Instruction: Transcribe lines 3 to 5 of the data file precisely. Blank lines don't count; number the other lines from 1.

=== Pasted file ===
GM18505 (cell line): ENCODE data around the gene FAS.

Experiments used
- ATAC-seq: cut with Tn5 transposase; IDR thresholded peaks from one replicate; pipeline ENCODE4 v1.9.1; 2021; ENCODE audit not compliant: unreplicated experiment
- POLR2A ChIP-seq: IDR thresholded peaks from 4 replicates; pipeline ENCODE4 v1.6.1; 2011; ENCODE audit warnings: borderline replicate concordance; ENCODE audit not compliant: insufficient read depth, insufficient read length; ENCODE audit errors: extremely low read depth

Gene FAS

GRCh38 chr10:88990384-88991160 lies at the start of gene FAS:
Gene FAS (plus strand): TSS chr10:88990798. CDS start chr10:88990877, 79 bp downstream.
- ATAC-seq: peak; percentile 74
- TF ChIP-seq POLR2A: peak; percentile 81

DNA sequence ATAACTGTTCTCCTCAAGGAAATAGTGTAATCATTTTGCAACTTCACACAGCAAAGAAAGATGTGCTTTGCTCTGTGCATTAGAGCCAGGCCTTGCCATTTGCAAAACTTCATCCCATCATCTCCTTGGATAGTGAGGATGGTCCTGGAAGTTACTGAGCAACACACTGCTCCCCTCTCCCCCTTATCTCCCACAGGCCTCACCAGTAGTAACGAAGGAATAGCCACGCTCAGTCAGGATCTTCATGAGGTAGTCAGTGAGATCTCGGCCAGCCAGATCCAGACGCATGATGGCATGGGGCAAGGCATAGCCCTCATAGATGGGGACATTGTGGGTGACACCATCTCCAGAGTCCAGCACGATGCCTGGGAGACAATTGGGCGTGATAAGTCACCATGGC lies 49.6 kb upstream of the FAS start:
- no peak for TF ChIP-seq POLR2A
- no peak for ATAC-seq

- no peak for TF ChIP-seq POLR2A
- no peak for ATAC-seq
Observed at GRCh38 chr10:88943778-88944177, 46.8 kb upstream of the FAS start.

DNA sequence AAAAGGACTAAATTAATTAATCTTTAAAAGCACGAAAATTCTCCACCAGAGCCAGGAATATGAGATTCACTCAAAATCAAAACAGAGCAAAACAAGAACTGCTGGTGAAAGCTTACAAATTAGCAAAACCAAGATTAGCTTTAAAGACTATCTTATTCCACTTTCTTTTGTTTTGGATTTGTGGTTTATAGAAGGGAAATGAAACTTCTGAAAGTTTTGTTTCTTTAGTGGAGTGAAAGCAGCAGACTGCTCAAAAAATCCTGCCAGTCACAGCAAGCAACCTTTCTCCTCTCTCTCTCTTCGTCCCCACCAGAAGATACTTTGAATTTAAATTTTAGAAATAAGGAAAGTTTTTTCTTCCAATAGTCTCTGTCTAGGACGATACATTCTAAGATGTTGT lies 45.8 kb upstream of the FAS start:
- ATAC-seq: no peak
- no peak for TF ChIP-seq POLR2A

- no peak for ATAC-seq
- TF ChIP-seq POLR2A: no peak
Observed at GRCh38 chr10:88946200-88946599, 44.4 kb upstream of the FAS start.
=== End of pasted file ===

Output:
- ATAC-seq: cut with Tn5 transposase; IDR thresholded peaks from one replicate; pipeline ENCODE4 v1.9.1; 2021; ENCODE audit not compliant: unreplicated experiment
- POLR2A ChIP-seq: IDR thresholded peaks from 4 replicates; pipeline ENCODE4 v1.6.1; 2011; ENCODE audit warnings: borderline replicate concordance; ENCODE audit not compliant: insufficient read depth, insufficient read length; ENCODE audit errors: extremely low read depth

Gene FAS